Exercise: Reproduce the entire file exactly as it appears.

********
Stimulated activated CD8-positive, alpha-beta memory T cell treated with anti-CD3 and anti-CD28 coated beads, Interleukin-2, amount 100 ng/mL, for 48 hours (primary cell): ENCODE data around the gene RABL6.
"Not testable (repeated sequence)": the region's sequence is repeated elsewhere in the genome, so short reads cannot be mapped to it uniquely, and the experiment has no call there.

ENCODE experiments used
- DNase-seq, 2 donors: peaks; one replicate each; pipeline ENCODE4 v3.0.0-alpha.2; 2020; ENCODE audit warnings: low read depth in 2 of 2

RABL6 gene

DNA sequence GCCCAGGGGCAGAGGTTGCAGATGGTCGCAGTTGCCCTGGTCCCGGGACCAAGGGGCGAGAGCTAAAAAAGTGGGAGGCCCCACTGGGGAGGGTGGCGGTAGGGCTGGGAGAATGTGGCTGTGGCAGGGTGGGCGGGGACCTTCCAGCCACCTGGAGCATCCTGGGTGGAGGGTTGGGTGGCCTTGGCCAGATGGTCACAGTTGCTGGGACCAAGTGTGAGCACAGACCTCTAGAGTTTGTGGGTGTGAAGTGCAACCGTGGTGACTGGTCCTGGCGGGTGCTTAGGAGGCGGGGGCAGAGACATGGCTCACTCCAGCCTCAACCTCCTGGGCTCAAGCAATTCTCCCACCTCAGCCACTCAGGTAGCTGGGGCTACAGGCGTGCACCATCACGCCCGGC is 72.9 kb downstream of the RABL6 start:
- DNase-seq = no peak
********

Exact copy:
Stimulated activated CD8-positive, alpha-beta memory T cell treated with anti-CD3 and anti-CD28 coated beads, Interleukin-2, amount 100 ng/mL, for 48 hours (primary cell): ENCODE data around the gene RABL6.
"Not testable (repeated sequence)": the region's sequence is repeated elsewhere in the genome, so short reads cannot be mapped to it uniquely, and the experiment has no call there.

ENCODE experiments used
- DNase-seq, 2 donors: peaks; one replicate each; pipeline ENCODE4 v3.0.0-alpha.2; 2020; ENCODE audit warnings: low read depth in 2 of 2

RABL6 gene

DNA sequence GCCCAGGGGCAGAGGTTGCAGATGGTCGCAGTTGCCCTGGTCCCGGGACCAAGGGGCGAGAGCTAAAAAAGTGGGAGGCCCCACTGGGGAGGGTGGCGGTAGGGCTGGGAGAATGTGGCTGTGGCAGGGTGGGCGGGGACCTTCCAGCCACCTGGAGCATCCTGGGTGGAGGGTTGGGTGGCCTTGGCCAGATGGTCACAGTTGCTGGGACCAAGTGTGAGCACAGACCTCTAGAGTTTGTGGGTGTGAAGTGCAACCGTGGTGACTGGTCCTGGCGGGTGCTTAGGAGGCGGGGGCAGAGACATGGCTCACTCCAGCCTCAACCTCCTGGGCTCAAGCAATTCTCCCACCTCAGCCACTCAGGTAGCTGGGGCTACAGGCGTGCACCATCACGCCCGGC is 72.9 kb downstream of the RABL6 start:
- DNase-seq = no peak